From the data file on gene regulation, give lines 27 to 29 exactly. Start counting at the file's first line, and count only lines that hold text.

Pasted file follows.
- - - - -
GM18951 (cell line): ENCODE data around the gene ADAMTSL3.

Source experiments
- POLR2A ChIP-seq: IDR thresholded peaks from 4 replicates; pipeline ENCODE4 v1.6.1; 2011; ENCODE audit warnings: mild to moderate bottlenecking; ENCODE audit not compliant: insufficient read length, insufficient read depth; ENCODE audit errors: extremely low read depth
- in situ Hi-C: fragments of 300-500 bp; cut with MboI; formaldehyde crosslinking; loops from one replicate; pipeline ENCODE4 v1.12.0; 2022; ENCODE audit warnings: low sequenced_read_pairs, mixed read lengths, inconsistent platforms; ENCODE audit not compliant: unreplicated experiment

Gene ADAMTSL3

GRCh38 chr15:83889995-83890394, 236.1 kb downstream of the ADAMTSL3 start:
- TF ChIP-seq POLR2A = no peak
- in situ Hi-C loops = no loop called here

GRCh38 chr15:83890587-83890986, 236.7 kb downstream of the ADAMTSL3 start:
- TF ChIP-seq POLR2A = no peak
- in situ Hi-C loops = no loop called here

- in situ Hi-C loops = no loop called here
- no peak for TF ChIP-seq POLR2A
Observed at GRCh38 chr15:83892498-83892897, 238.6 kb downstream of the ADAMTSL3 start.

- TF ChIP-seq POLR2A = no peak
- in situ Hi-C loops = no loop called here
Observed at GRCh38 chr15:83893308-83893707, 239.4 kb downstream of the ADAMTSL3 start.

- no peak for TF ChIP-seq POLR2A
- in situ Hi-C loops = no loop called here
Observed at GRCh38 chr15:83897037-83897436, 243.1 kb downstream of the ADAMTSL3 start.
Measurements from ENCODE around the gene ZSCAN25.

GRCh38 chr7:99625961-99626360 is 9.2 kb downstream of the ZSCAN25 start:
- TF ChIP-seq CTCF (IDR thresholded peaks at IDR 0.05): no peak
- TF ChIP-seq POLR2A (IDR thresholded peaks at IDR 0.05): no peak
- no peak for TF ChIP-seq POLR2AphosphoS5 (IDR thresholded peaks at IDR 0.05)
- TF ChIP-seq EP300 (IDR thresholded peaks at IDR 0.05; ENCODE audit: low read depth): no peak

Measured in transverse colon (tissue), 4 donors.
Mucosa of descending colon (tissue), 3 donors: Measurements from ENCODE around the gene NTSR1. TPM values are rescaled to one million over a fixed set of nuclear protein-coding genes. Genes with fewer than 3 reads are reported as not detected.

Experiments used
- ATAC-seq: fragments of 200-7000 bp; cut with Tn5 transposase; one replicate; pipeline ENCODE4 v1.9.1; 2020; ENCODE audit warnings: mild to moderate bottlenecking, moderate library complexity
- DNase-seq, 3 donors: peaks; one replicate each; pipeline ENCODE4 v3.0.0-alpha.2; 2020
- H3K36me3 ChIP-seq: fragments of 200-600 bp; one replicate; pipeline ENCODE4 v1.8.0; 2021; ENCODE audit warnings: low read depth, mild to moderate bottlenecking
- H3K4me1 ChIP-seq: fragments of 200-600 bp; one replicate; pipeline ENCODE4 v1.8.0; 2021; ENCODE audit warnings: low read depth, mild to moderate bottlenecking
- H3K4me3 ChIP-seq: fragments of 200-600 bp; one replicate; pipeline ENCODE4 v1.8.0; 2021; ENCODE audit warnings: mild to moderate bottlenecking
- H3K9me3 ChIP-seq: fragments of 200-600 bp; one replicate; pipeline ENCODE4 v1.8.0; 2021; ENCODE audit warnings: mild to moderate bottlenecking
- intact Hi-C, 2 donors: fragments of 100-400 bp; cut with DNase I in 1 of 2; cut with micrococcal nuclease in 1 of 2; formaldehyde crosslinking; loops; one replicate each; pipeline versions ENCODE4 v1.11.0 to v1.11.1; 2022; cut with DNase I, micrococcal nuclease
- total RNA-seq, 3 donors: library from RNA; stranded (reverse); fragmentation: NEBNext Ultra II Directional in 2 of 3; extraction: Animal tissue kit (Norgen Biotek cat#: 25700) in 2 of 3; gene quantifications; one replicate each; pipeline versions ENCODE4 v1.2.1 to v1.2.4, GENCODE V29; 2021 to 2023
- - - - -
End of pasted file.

Measured in transverse colon (tissue), 4 donors.
Mucosa of descending colon (tissue), 3 donors: Measurements from ENCODE around the gene NTSR1. TPM values are rescaled to one million over a fixed set of nuclear protein-coding genes. Genes with fewer than 3 reads are reported as not detected.

Experiments used